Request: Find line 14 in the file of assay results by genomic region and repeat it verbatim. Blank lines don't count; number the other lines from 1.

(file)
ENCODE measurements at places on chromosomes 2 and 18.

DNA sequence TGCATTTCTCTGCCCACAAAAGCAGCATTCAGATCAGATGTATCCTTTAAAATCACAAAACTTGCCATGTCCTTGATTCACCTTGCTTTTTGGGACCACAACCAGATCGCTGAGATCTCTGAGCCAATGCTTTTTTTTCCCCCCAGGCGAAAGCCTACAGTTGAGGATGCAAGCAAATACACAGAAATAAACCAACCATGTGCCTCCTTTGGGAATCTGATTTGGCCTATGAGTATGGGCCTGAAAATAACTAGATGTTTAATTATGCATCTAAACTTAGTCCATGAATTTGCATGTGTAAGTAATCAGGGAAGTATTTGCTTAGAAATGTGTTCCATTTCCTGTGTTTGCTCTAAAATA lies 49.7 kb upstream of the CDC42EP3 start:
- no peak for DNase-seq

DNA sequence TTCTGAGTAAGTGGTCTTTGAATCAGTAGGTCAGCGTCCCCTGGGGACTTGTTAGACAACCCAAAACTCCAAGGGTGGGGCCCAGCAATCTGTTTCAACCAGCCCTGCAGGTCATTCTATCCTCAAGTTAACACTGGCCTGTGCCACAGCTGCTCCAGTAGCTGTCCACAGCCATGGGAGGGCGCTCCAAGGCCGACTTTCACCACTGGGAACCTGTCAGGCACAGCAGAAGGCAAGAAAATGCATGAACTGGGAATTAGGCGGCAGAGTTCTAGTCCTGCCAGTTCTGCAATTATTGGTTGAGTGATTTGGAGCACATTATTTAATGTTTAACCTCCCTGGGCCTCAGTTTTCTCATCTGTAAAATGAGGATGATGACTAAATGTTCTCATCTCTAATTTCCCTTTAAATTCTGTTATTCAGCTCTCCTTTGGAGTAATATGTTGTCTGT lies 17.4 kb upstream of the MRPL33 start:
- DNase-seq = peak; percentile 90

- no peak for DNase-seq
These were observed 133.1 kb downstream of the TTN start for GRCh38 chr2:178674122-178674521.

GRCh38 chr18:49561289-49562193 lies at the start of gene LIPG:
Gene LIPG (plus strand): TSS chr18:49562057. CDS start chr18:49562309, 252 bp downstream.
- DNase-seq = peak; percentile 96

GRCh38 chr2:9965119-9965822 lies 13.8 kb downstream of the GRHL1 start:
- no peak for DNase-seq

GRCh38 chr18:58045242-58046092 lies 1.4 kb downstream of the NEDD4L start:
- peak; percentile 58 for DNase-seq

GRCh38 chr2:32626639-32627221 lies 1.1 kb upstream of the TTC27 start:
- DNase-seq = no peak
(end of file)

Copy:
- peak; percentile 58 for DNase-seq